PABLO — The process for eligible Confederated Salish and Kootenai veterans, active-duty military to apply for a Veterans Affairs home loan on federal trust land got easier two years ago when CSKT signed a memorandum of understanding with U.S. the Department Veterans Affairs.
Buying homes on reservation lands held in trust by the federal government is difficult across Indian Country. Most banks do not write mortgages for reservation homes because they can’t hold the property as collateral as they normally would if individuals owned the property.
By statute, before the VA can make a loan to a Native American veteran desiring to build or renovate a home on tribal land, the veteran’s tribal sovereign governing body must enter into a MOU with VA.
CSKT and Department of Veterans Affairs MOU
The MOU signed on July 13, 2017 by CSKT states that the Secretary of Veterans Affairs is authorized under 38 U.S. Code 3761 to establish a program of direct loans for Native Americans living on trust lands; and CSKT Tribal Council has jurisdiction over Native veterans living on the Flathead Indian Reservation.
The agreement states “the VA loans for qualified CSKT tribal veterans may be for purchase, construction or improvement of homes on trust lands to the extent funds are available and subject to terms and conditions by the VA.”
Because tribal lands are held in federal trust and cannot be sold or owned by non-tribal members or entities, the MOU allows CSKT tribal member veterans to use land, home and any improvements on their property as collateral for the VA loan. The property will remain under tribal control, but the monetary value will be owed to the VA should the borrower wish to resell the land or is foreclosed on.
Through the CSKT VA MOU agents and staff of the VA are permitted to enter on tribal trust lands to carry out actions from the VA to evaluate the advisability of the loan and to monitor any purchase, construction, or improvements carried out using the proceeds of the loan.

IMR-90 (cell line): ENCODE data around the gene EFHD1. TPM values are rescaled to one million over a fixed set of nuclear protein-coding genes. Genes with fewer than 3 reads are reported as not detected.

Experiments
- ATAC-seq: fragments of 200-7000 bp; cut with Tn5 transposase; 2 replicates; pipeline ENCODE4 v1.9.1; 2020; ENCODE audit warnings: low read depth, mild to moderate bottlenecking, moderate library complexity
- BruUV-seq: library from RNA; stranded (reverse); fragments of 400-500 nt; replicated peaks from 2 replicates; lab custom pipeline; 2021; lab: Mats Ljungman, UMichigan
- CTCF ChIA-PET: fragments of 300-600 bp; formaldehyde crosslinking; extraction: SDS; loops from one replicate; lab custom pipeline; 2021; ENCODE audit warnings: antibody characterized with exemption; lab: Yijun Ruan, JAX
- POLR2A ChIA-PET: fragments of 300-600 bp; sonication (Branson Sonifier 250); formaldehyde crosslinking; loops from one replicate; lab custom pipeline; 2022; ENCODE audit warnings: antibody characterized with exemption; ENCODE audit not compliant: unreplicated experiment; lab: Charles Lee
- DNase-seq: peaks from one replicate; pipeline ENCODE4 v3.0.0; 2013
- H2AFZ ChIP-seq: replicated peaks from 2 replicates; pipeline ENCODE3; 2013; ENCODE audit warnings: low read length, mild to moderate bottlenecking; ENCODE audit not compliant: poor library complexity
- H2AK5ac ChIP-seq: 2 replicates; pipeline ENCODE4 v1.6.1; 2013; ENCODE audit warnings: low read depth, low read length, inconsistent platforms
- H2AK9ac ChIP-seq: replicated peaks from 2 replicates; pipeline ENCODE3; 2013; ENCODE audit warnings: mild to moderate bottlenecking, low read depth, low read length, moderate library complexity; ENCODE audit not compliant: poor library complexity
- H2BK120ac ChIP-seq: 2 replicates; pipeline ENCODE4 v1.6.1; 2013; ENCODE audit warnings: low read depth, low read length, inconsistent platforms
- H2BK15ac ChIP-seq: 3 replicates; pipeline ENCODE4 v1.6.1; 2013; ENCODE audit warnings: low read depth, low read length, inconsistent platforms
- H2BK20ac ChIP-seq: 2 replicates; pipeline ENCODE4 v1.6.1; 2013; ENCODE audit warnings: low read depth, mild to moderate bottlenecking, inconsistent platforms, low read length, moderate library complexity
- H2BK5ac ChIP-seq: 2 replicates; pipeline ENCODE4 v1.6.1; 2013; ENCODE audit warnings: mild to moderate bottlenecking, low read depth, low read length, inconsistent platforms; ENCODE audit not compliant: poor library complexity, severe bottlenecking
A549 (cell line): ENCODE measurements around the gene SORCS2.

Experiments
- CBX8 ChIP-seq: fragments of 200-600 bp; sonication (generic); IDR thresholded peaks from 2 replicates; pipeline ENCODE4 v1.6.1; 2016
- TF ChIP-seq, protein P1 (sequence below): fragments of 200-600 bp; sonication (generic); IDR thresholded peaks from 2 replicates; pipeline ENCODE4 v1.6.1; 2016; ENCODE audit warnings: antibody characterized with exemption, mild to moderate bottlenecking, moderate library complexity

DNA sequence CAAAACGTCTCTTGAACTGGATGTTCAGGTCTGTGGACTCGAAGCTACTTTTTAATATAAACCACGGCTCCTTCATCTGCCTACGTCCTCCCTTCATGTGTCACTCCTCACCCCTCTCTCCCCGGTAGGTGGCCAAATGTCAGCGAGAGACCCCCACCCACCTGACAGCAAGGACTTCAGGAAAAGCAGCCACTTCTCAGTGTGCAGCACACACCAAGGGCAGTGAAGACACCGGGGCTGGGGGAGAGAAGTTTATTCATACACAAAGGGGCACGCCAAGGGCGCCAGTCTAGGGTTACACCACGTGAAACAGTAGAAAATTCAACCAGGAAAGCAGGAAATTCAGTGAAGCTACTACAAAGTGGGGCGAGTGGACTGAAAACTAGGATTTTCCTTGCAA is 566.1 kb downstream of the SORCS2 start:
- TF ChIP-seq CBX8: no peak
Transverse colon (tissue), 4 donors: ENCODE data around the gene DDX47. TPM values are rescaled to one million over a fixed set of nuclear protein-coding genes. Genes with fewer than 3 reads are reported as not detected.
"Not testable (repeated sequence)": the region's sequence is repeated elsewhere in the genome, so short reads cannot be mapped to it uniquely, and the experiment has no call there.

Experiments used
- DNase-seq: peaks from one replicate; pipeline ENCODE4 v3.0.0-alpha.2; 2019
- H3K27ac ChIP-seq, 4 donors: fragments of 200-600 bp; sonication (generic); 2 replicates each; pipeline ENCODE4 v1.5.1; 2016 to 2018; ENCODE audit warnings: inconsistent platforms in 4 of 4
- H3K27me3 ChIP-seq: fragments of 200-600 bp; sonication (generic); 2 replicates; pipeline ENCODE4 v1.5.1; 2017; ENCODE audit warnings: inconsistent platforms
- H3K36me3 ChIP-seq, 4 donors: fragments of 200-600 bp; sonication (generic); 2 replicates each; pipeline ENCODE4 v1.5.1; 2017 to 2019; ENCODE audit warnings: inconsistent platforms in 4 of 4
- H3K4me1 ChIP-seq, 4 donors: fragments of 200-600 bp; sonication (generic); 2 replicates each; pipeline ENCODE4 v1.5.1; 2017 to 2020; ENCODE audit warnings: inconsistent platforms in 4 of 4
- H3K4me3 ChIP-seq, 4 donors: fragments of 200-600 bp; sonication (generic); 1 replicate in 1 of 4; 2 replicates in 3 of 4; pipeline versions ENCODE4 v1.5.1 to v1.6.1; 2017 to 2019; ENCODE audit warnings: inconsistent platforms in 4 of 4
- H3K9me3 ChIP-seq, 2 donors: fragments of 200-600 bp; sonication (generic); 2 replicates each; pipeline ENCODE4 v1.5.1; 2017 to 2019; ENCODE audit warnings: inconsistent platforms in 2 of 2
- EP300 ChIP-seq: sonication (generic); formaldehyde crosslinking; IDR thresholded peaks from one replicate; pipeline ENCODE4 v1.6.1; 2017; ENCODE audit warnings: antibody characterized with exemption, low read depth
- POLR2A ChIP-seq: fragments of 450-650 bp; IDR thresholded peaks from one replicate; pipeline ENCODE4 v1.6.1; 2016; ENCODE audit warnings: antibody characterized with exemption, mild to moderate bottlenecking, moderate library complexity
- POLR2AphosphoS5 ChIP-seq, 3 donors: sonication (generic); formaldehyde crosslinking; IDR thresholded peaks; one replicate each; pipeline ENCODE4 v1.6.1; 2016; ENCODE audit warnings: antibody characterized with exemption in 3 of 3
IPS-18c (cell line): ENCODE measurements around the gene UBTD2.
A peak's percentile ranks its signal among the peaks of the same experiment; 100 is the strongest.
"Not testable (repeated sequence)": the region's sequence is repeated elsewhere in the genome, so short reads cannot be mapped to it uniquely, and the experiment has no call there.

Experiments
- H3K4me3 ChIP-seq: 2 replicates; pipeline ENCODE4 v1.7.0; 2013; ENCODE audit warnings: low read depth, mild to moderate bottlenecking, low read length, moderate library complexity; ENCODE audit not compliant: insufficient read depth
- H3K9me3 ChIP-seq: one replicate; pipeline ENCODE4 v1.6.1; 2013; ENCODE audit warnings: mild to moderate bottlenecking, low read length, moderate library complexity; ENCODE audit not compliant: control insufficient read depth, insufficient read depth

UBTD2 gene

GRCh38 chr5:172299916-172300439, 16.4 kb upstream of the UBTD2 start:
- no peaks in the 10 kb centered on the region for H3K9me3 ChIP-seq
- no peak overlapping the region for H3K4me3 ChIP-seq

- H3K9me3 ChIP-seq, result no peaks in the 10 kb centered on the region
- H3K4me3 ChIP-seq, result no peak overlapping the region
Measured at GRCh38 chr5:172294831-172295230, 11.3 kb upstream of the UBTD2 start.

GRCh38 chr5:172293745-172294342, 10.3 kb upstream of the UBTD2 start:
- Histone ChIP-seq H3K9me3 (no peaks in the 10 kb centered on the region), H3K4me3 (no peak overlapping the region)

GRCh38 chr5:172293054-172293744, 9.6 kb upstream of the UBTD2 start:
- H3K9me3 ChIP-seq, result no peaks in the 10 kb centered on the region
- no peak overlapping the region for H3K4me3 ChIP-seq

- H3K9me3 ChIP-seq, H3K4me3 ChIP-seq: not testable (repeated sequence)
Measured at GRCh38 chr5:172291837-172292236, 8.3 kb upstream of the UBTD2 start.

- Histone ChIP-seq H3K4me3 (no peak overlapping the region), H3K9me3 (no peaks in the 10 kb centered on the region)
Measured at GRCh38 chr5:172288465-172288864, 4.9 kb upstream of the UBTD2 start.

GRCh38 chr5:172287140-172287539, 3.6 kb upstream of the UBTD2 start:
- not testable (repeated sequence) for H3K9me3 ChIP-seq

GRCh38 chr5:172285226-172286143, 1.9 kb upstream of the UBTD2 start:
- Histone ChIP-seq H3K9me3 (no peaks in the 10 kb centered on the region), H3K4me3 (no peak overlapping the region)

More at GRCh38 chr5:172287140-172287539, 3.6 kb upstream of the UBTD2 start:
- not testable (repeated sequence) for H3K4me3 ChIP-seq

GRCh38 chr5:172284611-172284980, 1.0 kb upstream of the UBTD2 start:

CSKT will assist the VA in efforts “to manage the home loan program in finding qualified substitute purchasers if the initial buyer is unable to his or her obligation under the law, carrying out evictions, assuring that mortgages and other legal instruments can be properly recorded and otherwise assuring that the program is operated in a responsible and prudent manner.”
Native American VA Direct Home Loan
Bill Haines, the VA Denver Regional Loan Officer held a workshop at the CSKT Tribal Council Chambers for veterans to learn, ask questions, with the guidance to apply for a Native American Direct Loan earlier this month.
Haines went over income eligibility; credit, bankruptcy and prior foreclosure; verifications; Indian Health Services available funds for water/septic and water quality testing; responsibilities of the buyer; and advantages.
The NADL has been in existence since 1992 to allowing veterans to borrow at a low interest rate without a down payment. However, there is a small 1.25 percent fee Native American Veterans must pay to obtain VA’s direct loan to purchase a home. The funding fee to refinance a prior VA loan is a minimal 0.50 percent. Borrowers have the option to finance the VA funding fee or pay it in cash, but the funding fee must be paid at the time of loan closing. You never have to pay the funding fee if you are a veteran receiving VA compensation for a service-connected disability, or a veteran who would be entitled to receive compensation for a service-connected disability if you did not receive retirement or active duty pay; or a surviving spouse of a Veteran who died in service or from a service-connected disability.
To learn more, call toll-free Bill Haines, VA Team Lead, Native American Direct Loan Coordinator, Denver Regional Loan Center at 1-888-349-7541, Option 1; or email firstname.lastname@example.org; or visit www.benefits.va.gov/homeloans for more information about the Native American Direct Home Loan Program (NADL).
Salish Kootenai Housing Authority Affordable Home Ownership coordinator Mary Driscoll may also assist in NADL application guidance. Contact Driscoll at (406) 675-4491, ext. 1517; or email her at email@example.com.